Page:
DALLAS, March 19 (UPI) -- U.S. adults who stay aerobically fit during middle age might be less likely to develop dementia later in life, a U.S. researcher says.
Laura DeFina of the Cooper Institute in Dallas and colleagues analyzed data involving about 20,000 middle-aged people over a 24-year period.
"With increasing cardiorespiratory fitness levels, there was decreased development of all-cause dementia in later life," DeFina said in a statement.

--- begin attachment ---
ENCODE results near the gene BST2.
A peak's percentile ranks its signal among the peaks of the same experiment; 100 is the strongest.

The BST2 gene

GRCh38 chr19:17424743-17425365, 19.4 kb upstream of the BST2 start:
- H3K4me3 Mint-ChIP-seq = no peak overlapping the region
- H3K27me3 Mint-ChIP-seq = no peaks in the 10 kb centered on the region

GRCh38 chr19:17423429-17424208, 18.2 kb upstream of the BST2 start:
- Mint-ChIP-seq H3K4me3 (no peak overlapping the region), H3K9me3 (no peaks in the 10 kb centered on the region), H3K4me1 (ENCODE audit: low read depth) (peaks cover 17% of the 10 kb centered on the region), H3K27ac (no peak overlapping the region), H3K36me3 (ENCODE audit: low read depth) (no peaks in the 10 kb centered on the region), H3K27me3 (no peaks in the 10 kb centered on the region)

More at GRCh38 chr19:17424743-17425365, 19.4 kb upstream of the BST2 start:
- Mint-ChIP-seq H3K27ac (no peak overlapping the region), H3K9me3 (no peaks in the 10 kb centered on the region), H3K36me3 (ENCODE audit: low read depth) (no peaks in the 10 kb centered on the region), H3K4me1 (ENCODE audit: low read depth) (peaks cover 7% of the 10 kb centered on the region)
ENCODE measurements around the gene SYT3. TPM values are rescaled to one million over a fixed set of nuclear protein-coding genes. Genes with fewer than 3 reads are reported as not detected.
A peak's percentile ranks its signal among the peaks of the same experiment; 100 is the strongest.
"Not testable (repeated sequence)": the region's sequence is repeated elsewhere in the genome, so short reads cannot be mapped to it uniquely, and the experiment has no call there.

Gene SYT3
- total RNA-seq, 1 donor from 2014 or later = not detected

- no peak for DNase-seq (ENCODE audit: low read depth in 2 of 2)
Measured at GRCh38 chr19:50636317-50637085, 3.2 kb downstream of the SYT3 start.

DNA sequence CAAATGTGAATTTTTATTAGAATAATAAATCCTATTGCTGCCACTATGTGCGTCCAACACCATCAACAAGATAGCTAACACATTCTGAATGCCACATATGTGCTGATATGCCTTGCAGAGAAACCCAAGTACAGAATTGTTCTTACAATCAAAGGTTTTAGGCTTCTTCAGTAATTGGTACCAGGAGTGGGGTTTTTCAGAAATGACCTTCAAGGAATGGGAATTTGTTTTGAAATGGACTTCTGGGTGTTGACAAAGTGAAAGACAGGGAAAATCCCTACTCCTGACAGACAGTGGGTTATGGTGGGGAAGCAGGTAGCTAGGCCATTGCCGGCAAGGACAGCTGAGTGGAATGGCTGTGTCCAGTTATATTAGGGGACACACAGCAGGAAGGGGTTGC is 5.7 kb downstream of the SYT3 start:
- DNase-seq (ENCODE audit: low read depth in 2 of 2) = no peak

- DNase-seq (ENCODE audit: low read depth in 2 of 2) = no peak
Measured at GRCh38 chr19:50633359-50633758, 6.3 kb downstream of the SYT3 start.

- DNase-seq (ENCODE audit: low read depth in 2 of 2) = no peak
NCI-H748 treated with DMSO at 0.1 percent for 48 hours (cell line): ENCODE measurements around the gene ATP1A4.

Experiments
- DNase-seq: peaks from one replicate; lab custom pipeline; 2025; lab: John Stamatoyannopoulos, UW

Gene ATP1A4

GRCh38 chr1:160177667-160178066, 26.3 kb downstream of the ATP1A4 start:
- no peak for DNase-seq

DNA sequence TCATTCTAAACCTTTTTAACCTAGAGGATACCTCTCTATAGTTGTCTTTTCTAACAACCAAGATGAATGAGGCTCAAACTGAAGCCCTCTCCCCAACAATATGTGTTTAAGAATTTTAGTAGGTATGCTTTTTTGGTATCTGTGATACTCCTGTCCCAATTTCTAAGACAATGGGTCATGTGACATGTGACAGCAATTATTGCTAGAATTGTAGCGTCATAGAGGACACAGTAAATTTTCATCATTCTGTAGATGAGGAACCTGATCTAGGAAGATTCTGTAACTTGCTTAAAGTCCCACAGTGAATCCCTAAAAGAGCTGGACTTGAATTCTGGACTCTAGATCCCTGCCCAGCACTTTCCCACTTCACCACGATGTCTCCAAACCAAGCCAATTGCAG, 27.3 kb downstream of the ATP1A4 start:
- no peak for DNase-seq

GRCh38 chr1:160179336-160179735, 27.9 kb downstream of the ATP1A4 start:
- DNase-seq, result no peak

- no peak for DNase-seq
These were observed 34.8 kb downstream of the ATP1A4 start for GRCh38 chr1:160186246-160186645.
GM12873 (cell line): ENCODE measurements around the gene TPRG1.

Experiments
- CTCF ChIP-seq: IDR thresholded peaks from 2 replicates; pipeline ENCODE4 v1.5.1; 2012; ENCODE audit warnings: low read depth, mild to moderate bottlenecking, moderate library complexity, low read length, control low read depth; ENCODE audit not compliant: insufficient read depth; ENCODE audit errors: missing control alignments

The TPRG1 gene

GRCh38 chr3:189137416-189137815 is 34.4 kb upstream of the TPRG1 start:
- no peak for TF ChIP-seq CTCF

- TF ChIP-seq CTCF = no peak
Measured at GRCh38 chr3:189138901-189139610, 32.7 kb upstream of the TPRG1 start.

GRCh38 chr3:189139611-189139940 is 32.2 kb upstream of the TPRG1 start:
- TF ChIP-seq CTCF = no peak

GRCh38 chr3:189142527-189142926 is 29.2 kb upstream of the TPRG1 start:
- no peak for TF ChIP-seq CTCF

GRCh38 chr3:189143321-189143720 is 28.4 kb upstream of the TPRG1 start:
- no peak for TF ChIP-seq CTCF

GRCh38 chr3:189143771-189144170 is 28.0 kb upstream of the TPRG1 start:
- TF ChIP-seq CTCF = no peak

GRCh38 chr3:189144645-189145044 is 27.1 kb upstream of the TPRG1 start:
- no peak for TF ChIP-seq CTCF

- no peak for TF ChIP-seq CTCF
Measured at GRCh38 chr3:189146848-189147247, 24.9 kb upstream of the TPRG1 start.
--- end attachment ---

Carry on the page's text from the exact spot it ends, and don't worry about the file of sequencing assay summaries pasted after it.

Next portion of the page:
For example, people in the fittest 20 percent around age 50 were 36 percent less likely than those in the least-fit 20 percent to be diagnosed with dementia after age 65, the study found.
DeFina noted other studies found better blood flow in brains of fitter people.
The study was published in the Annals of Internal Medicine.